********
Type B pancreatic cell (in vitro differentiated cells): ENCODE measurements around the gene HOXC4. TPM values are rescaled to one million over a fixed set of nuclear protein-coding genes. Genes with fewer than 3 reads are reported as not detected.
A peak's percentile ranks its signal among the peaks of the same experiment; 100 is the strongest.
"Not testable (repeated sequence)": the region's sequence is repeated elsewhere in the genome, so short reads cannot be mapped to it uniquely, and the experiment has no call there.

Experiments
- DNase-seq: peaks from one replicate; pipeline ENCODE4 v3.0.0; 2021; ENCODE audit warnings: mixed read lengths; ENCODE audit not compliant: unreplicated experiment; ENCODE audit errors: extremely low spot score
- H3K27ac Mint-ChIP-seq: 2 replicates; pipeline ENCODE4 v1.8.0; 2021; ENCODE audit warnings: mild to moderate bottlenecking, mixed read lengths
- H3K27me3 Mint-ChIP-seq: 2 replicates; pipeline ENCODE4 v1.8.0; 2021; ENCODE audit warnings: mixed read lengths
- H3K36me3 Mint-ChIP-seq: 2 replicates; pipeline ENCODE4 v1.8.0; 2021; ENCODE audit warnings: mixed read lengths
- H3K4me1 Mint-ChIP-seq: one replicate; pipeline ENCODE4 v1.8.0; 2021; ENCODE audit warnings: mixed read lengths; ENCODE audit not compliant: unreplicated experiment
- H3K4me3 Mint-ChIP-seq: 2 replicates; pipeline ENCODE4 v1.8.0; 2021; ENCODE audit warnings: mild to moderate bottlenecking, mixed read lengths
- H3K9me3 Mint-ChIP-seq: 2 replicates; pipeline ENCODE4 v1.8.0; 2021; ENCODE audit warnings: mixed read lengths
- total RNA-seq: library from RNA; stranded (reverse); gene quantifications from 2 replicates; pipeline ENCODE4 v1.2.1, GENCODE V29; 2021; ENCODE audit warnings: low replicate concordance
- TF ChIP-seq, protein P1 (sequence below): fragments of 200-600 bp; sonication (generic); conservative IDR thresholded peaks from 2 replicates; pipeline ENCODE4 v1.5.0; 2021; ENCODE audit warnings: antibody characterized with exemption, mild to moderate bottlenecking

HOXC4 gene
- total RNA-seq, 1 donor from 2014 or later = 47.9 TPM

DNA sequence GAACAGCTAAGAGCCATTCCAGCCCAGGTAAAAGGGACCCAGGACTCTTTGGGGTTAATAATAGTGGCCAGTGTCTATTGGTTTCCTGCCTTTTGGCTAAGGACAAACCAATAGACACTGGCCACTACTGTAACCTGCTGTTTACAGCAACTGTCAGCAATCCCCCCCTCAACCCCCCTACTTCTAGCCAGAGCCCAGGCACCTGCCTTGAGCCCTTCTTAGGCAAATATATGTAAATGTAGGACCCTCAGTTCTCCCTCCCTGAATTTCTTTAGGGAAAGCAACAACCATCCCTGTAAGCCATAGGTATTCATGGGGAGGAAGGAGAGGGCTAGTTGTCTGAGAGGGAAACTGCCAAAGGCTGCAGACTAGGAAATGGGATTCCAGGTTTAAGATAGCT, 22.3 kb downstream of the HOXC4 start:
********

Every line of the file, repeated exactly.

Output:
Type B pancreatic cell (in vitro differentiated cells): ENCODE measurements around the gene HOXC4. TPM values are rescaled to one million over a fixed set of nuclear protein-coding genes. Genes with fewer than 3 reads are reported as not detected.
A peak's percentile ranks its signal among the peaks of the same experiment; 100 is the strongest.
"Not testable (repeated sequence)": the region's sequence is repeated elsewhere in the genome, so short reads cannot be mapped to it uniquely, and the experiment has no call there.

Experiments
- DNase-seq: peaks from one replicate; pipeline ENCODE4 v3.0.0; 2021; ENCODE audit warnings: mixed read lengths; ENCODE audit not compliant: unreplicated experiment; ENCODE audit errors: extremely low spot score
- H3K27ac Mint-ChIP-seq: 2 replicates; pipeline ENCODE4 v1.8.0; 2021; ENCODE audit warnings: mild to moderate bottlenecking, mixed read lengths
- H3K27me3 Mint-ChIP-seq: 2 replicates; pipeline ENCODE4 v1.8.0; 2021; ENCODE audit warnings: mixed read lengths
- H3K36me3 Mint-ChIP-seq: 2 replicates; pipeline ENCODE4 v1.8.0; 2021; ENCODE audit warnings: mixed read lengths
- H3K4me1 Mint-ChIP-seq: one replicate; pipeline ENCODE4 v1.8.0; 2021; ENCODE audit warnings: mixed read lengths; ENCODE audit not compliant: unreplicated experiment
- H3K4me3 Mint-ChIP-seq: 2 replicates; pipeline ENCODE4 v1.8.0; 2021; ENCODE audit warnings: mild to moderate bottlenecking, mixed read lengths
- H3K9me3 Mint-ChIP-seq: 2 replicates; pipeline ENCODE4 v1.8.0; 2021; ENCODE audit warnings: mixed read lengths
- total RNA-seq: library from RNA; stranded (reverse); gene quantifications from 2 replicates; pipeline ENCODE4 v1.2.1, GENCODE V29; 2021; ENCODE audit warnings: low replicate concordance
- TF ChIP-seq, protein P1 (sequence below): fragments of 200-600 bp; sonication (generic); conservative IDR thresholded peaks from 2 replicates; pipeline ENCODE4 v1.5.0; 2021; ENCODE audit warnings: antibody characterized with exemption, mild to moderate bottlenecking

HOXC4 gene
- total RNA-seq, 1 donor from 2014 or later = 47.9 TPM

DNA sequence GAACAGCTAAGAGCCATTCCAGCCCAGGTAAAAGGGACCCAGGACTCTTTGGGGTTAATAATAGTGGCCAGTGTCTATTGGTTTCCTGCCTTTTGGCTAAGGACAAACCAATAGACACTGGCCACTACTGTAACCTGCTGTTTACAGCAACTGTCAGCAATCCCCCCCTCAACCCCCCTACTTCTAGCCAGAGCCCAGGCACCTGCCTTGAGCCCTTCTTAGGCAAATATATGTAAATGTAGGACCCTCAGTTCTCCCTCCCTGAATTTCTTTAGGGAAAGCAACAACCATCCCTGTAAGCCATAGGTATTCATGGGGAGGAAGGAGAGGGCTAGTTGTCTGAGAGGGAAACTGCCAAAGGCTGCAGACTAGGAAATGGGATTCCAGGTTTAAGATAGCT, 22.3 kb downstream of the HOXC4 start: